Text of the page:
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China, Russia advance trade interests of regional bloc
December 15, 2015, 5:25 am

Chinese Premier Li Keqiang (3rd R) and Russian Premier Dmitry Medvedev (4th R) pose for a group photo with other participants of the 14th prime ministers’ meeting of the Shanghai Cooperation Organization (SCO) in Zhengzhou, capital of central China’s Henan Province, Dec. 15, 2015 [Xinhua]

Prime Ministers of the Russia-China-led Shanghai Cooperation Organization (SCO) member states have held talks on Tuesday in Zhengzhou, capital of central China’s Henan Province.

Chinese Premier Li Keqiang and his Russian counterpart Dmitry Medvedev along with heads of government of the rest of the SCO took stock of the working group on trade facilitation to ensure that the free movement of goods, services and technologies within these borders will be implemented by 2020.

Welcoming foreign leaders to the meeting, Li said that since it was established in 2001, the SCO had become an important force promoting regional stability, prosperity and development.

“We’ve agreed that we will instruct trade and economy ministers to work out specific measures to set up a free trade area within the SCO framework to create more favourable conditions for trade,” Li said Tuesday, speaking at an expanded meeting of the SCO Council of Heads of Government.

The annual SCO summit, which sets goals and development strategies for the bloc, is attended by heads of state.

The two-day prime minister’s meeting, also an annual event, is attended by heads of government and focuses on implementation of the trade, exchange and security cooperation goals made at the summit.

Alexander Yakovenko, Russian envoy to the UK, has said “the SCO Business Council, Interbank Consortium, and Energy Club are at the forefront of expanding practical cooperation among member states”.

Representatives from the SCO’s six member states – China, Russia, Kazakhstan, Kyrgyzstan, Tajikistan and Uzbekistan are holding the two-day meet this week in China to discuss trade and security issues that affect the region.

Government leaders from Afghanistan, Belarus, India, Iran, Mongolia and Pakistan are also attending as observers.

The bloc leaders are expected to sign a host of cooperation deals and SCO internal affairs resolutions, according to Chinese Vice Foreign Minister Cheng Guoping. Among the most anticipated is a plan to make customs clearances between member countries much easier between 2016 to 2021, in order to promote trade within the bloc.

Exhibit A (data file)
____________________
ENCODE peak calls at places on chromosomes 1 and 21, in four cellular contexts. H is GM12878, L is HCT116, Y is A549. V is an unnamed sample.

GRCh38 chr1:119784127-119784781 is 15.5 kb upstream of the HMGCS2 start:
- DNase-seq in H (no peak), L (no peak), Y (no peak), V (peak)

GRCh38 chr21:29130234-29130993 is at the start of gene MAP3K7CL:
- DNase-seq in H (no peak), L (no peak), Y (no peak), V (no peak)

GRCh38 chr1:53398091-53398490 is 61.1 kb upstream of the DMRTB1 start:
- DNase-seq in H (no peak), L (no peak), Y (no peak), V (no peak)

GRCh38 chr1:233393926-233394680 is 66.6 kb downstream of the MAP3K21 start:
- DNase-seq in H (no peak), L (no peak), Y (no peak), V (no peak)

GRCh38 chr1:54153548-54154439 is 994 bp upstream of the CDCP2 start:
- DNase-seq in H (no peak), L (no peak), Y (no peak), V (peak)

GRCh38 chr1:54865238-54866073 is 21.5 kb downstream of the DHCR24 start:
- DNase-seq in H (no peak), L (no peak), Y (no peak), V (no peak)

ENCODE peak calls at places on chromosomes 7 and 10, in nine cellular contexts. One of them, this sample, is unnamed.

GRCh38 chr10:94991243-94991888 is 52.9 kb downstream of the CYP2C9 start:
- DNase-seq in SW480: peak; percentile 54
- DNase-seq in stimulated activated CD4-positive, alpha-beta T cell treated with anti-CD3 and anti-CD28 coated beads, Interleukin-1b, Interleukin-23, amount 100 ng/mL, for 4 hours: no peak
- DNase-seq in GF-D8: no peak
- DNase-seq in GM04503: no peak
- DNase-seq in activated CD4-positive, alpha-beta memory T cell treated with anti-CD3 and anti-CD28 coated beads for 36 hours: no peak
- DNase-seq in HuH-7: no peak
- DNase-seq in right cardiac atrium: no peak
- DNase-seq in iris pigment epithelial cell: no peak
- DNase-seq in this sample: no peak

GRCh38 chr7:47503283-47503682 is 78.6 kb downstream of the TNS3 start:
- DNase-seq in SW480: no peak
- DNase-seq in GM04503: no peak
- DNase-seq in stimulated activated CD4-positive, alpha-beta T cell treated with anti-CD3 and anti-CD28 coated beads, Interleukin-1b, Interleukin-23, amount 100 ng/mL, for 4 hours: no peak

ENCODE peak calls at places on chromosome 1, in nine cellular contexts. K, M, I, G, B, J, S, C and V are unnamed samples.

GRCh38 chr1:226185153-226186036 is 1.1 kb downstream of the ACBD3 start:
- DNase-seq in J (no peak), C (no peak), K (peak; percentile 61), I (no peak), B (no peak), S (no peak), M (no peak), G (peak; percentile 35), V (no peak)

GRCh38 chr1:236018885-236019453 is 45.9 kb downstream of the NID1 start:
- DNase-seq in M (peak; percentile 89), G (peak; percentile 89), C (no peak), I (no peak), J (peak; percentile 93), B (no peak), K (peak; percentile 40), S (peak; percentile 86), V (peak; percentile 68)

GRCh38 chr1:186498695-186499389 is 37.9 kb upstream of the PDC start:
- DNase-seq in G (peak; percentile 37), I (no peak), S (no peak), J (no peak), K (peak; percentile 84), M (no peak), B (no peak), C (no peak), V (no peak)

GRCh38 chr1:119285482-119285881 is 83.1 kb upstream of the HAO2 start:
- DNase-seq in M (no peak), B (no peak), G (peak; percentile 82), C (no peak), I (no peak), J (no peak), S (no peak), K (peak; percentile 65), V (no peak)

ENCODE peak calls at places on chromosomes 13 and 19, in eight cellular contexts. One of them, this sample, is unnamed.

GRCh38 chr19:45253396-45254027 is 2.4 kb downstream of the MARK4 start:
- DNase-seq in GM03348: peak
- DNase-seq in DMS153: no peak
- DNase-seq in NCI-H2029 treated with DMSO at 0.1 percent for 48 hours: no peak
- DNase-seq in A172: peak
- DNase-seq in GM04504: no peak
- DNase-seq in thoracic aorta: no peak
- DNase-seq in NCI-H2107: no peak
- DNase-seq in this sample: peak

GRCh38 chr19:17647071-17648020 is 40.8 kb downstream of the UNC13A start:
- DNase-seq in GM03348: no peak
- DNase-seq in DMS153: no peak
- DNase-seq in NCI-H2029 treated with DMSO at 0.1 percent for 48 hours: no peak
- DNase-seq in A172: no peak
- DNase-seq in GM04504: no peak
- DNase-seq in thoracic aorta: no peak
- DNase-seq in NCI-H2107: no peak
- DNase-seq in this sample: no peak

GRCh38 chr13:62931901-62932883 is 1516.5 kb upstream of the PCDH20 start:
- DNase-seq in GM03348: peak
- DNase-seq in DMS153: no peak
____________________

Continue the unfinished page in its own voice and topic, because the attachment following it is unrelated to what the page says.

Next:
At the SCO summit attended by Russian and Chinese Presidents Vladimir Putin and Xi Jinping in July, member states began laying out plans to form a SCO development fund and bank to fund infrastructure and energy projects.

Russian Premier Medvedev on Tuesday also pushed for speeding up talks on the SCO transport corridor announced during the leaders summit in July in Ufa.

“Transport infrastructure is a key condition for the development of large business projects,” Medvedev said.

Medvedev also proposed widening the cooperation ambit of the bloc to the Asian economic grouping, the ASEAN.

“Russia proposes starting consultations with the Eurasian Economic Union and Shanghai Cooperation Organization, including the counties joining the alliance, and with countries of the Association of Southeast Asian Nations on the creation of an economic partnership based on the principles of equality and mutual interests,” the Russian Prime Minister said on Tuesday.

The SCO meeting in Zhengzhou this week will also “focus heavily on combating terrorism this year as member states take another vital step in safeguarding regional stability” according to officials quoted by state news agency Xinhua.

With the rise of the Islamic State and the dangers of Central Asia potentially becoming a recruitment hub for the terror group, the leaders are expected to discuss better coordination strategy, information exchanges in the fight against terrorism.

China, Russia and the four Central Asian nations had originally formed the SCO in 2001 as a regional security bloc to fight terror threats and drug trafficking from neighbouring Afghanistan.

Cooperation between China and Russia on Afghanistan has been growing since 2013 and could become a major factor for Afghan leadership following a NATO withdrawal.

As the US and EU step up pressure on Moscow with threats of extended rounds of sanctions, Russia is seeking to strengthen ties with allies in the region, predominantly the BRICS and SCO members.

 

TBP and Agencies

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